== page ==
Friday, March 20, 2009
Joseph C. Rourke
Working and traveling abroad for Raytheon
Joseph C. Rourke, age 75, of Wolf Rock Road, passed away suddenly on Wednesday, March 4 at Lahey Clinic Medical Center. He was the husband of Renate (Feder) Rourke. Born in Boston on August 27, 1933, he was the son of the late Joseph A. and Mary E. (Ring) Rourke. Raised and educated in West Roxbury, he attended Cathedral High School and later attended and graduated from Boston College in 1955.
Mr. Rourke lived for several years in West Germany where he married, and moved back to the Boston area in the mid-1960s. In the late 1960s he moved with his family to Saudi Arabia, where he lived until 1975. He then moved to Paris, France, where he lived until the early 1980s. After moving back to the U.S. to live in Carlisle, he moved abroad again and lived in Holland for two years, before returning to the U.S.
Mr. Rourke was a Certified Public Accountant and spent almost 30 years working and traveling for the Raytheon Corporation. Upon retirement he continued to enjoy traveling and spending time with his children and grandchildren. He was a voracious reader and a particularly keen student of history.
Besides his wife he is survived by his two children, Carina Burns of Palo Alto, California and Dennis Rourke of Lexington. He was also the grandfather of five grandchildren. A funeral mass was held on Tuesday, March 10, in St. Irene Church,Carlisle. Interment followed in the family burial lot in Green Cemetery,Carlisle.
Arrangements were under the care of Glenn D. Burlamachi, Concord Funeral Home, Concord. For online guestbook visit www.concordfuneral.com.
A pedal-powered washing machine goes to Peru
In January Gwyn Jones of Estabrook Road co-led a team of MIT students on a field trip to Peru, first to an orphanage in the slums called Ventanilla outside Lima, then to a small village in the mountains. It was at the orphanage that the group of six MIT students, an MIT alum living in Peru, Jones, and his son Cai Phillips-Jones, a student at Hampshire College, installed a pedal-powered washing machine. This machine, which has been under development for the past four years by MIT students and staff, is built mainly from bicycle parts and empty barrels. It is designed to be easy and inexpensive to manufacture, using parts and tools that are available locally almost anywhere in the world.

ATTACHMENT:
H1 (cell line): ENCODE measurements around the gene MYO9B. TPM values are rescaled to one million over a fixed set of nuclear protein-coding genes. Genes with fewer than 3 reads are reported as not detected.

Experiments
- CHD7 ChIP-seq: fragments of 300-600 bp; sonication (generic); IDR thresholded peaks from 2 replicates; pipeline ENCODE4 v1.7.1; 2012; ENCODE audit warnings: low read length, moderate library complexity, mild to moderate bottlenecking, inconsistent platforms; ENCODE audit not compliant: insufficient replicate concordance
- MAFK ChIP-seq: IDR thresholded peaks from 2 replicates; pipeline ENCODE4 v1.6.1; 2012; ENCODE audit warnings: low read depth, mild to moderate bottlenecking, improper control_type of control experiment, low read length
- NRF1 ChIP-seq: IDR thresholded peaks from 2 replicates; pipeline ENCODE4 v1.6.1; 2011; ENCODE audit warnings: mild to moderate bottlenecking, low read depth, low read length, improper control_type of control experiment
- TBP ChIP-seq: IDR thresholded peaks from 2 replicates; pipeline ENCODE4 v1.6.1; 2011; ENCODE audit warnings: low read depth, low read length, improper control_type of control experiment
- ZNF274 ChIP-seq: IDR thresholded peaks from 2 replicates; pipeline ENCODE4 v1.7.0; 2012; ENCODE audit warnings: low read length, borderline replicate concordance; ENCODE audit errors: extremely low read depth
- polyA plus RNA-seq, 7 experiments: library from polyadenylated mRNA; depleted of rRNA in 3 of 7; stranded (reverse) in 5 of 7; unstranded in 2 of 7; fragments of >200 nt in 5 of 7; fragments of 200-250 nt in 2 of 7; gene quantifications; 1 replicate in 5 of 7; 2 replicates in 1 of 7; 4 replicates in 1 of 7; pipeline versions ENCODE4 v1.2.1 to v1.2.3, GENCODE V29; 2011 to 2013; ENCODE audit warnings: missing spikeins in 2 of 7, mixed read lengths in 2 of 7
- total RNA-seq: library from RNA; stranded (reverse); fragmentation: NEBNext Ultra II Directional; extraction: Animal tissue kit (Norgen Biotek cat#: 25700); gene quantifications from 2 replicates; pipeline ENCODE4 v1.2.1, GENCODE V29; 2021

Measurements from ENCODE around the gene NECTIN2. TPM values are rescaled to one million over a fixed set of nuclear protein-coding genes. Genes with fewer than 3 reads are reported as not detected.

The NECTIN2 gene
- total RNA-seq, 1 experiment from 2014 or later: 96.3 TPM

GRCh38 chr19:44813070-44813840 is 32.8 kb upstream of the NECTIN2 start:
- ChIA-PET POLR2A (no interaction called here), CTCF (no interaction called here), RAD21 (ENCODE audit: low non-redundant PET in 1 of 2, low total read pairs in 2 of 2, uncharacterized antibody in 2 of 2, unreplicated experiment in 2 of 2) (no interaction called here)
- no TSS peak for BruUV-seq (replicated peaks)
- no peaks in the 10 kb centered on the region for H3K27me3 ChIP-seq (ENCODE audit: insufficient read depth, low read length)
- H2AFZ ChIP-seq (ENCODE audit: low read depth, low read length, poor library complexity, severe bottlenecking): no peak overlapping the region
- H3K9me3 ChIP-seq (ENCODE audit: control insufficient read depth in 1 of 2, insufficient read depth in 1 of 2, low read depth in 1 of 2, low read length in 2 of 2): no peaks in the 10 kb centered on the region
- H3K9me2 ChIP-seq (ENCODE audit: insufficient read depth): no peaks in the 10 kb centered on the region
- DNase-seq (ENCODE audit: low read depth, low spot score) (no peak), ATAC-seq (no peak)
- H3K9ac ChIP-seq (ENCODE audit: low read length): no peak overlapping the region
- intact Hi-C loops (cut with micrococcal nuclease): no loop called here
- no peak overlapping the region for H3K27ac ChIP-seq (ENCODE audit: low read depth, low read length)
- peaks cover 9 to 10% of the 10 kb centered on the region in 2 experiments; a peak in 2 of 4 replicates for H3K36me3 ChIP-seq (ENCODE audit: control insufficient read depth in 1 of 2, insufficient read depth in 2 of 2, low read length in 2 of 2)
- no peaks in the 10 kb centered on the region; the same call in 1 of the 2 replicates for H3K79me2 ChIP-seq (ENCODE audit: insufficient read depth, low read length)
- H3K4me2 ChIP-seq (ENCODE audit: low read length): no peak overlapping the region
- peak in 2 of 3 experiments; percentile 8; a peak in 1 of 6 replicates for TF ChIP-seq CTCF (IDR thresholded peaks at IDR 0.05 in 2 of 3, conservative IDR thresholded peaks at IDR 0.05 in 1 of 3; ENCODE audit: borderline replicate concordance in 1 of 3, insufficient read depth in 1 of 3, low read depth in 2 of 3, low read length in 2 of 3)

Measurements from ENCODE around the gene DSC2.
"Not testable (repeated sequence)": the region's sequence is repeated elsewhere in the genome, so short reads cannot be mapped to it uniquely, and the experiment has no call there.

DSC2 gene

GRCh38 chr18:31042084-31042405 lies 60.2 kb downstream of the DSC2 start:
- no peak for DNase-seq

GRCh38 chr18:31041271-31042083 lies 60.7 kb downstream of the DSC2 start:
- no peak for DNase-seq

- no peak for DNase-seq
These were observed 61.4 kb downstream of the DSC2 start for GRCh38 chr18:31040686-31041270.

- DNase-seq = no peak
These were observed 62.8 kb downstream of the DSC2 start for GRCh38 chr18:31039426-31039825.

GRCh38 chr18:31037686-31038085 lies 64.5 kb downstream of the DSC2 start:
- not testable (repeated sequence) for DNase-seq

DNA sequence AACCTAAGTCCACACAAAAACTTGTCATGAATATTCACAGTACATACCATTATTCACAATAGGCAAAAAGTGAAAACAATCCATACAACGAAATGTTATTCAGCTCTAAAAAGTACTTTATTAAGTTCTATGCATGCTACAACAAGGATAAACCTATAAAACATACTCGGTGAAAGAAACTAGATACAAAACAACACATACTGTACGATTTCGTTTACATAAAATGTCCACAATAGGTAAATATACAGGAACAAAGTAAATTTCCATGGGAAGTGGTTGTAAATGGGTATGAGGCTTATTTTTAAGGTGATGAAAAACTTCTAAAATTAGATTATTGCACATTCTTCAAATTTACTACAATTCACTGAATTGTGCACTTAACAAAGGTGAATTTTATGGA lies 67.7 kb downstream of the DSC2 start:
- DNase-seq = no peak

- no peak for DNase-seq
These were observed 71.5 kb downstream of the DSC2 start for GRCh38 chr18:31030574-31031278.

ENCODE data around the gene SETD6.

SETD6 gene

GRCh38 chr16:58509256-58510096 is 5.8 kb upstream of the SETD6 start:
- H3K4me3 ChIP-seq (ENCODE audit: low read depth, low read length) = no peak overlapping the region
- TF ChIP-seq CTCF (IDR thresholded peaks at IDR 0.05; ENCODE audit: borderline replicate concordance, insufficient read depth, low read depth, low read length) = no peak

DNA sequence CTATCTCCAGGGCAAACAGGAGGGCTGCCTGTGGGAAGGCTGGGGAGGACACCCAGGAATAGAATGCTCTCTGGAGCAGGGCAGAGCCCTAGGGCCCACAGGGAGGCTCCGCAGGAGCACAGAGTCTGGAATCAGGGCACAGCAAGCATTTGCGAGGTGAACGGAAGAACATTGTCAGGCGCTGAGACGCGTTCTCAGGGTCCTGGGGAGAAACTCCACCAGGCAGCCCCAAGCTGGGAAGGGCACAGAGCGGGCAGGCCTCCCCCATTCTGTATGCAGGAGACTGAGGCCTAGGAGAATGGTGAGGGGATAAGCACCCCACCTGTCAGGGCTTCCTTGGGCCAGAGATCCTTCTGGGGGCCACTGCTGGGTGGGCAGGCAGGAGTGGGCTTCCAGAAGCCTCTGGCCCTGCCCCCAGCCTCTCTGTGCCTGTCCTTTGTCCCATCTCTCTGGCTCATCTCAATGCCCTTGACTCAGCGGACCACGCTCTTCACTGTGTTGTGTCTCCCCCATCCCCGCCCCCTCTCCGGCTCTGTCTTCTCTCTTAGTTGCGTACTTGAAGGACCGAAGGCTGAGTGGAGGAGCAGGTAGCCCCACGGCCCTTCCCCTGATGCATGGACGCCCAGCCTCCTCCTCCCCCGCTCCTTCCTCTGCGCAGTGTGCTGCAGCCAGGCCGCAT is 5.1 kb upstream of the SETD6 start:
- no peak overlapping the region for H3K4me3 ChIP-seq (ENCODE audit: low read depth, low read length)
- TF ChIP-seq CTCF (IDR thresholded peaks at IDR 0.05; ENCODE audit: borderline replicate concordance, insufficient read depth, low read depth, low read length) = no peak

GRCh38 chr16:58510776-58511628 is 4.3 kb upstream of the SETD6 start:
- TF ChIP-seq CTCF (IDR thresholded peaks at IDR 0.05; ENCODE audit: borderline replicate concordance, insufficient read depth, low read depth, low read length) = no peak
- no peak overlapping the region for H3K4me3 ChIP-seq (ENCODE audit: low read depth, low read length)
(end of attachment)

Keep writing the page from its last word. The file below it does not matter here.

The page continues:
For people living in developing countries where electricity is unreliable and often unavailable, and where water must be supplied by hand-pumping, washing machines are not a part of everyday life. Hand-washing clothes in streams and lakes is time-consuming and also pollutes the water.
The machine, known as a “bicilavadora,” using the Spanish words for bicycle and washing machine together, consists of an outer, fixed drum and an inner, rotating drum. The outer drum is made from a standard oil drum, cut apart and welded together to make a shorter barrel, which can be easily pumped. The inner drum, assembled from molded plastic pieces, holds the clothing and is submerged in water. The “motor” of the machine is a bicycle frame without the wheels, with the chain running forward to the end of the drum’s shaft, using a standard mountain bike gear range.
For the team of students and their leader, traveling to Peru and installing the human-powered washing machine was an exhilarating and inspiring experience.
A video of the bicilavadora in action can be seen on the MIT web site at http://web.mit.edu/newsoffice/2009/itw-bicilavadora-0219.html.
Carter Kendig of Great Brook Path, recently finished tied for first place in the State of Maine following a series of J5 Alpine qualifiers. Carter will advance to the Francis Piche Invitational Alpine Championships where racers from all of the Eastern States will compete for both individual and team medals. Carter is a Carlisle School fifth grader and trains with the Carrabasset Valley Academy Alpine Race Program at Sugarloaf Mountain, Maine.
© 2009 The Carlisle Mosquito